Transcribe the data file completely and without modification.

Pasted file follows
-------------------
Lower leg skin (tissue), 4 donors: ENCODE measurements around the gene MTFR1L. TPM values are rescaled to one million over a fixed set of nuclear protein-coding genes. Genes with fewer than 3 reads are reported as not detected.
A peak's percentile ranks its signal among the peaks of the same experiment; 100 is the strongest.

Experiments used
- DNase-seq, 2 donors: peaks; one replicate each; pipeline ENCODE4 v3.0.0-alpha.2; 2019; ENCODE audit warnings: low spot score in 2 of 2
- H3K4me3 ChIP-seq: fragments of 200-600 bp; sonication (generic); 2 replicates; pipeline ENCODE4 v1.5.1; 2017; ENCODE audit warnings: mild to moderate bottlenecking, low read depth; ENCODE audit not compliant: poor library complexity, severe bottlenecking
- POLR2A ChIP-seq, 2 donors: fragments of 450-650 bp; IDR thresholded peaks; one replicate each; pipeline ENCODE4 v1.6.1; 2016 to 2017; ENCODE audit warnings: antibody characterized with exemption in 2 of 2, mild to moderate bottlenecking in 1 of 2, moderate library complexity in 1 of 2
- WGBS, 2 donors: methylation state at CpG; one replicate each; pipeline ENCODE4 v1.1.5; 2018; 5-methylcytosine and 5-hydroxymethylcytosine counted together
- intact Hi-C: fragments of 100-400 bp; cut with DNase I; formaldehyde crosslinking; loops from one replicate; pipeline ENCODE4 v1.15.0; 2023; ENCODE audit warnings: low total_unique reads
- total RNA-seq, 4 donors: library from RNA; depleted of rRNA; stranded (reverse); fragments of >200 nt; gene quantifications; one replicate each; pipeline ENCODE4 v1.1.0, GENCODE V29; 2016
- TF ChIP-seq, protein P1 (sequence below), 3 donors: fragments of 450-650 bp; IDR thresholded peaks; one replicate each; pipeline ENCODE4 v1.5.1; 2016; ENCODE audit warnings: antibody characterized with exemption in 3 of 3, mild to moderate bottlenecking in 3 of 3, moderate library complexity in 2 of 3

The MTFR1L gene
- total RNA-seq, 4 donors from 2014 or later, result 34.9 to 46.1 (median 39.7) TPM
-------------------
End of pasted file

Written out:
Lower leg skin (tissue), 4 donors: ENCODE measurements around the gene MTFR1L. TPM values are rescaled to one million over a fixed set of nuclear protein-coding genes. Genes with fewer than 3 reads are reported as not detected.
A peak's percentile ranks its signal among the peaks of the same experiment; 100 is the strongest.

Experiments used
- DNase-seq, 2 donors: peaks; one replicate each; pipeline ENCODE4 v3.0.0-alpha.2; 2019; ENCODE audit warnings: low spot score in 2 of 2
- H3K4me3 ChIP-seq: fragments of 200-600 bp; sonication (generic); 2 replicates; pipeline ENCODE4 v1.5.1; 2017; ENCODE audit warnings: mild to moderate bottlenecking, low read depth; ENCODE audit not compliant: poor library complexity, severe bottlenecking
- POLR2A ChIP-seq, 2 donors: fragments of 450-650 bp; IDR thresholded peaks; one replicate each; pipeline ENCODE4 v1.6.1; 2016 to 2017; ENCODE audit warnings: antibody characterized with exemption in 2 of 2, mild to moderate bottlenecking in 1 of 2, moderate library complexity in 1 of 2
- WGBS, 2 donors: methylation state at CpG; one replicate each; pipeline ENCODE4 v1.1.5; 2018; 5-methylcytosine and 5-hydroxymethylcytosine counted together
- intact Hi-C: fragments of 100-400 bp; cut with DNase I; formaldehyde crosslinking; loops from one replicate; pipeline ENCODE4 v1.15.0; 2023; ENCODE audit warnings: low total_unique reads
- total RNA-seq, 4 donors: library from RNA; depleted of rRNA; stranded (reverse); fragments of >200 nt; gene quantifications; one replicate each; pipeline ENCODE4 v1.1.0, GENCODE V29; 2016
- TF ChIP-seq, protein P1 (sequence below), 3 donors: fragments of 450-650 bp; IDR thresholded peaks; one replicate each; pipeline ENCODE4 v1.5.1; 2016; ENCODE audit warnings: antibody characterized with exemption in 3 of 3, mild to moderate bottlenecking in 3 of 3, moderate library complexity in 2 of 3

The MTFR1L gene
- total RNA-seq, 4 donors from 2014 or later, result 34.9 to 46.1 (median 39.7) TPM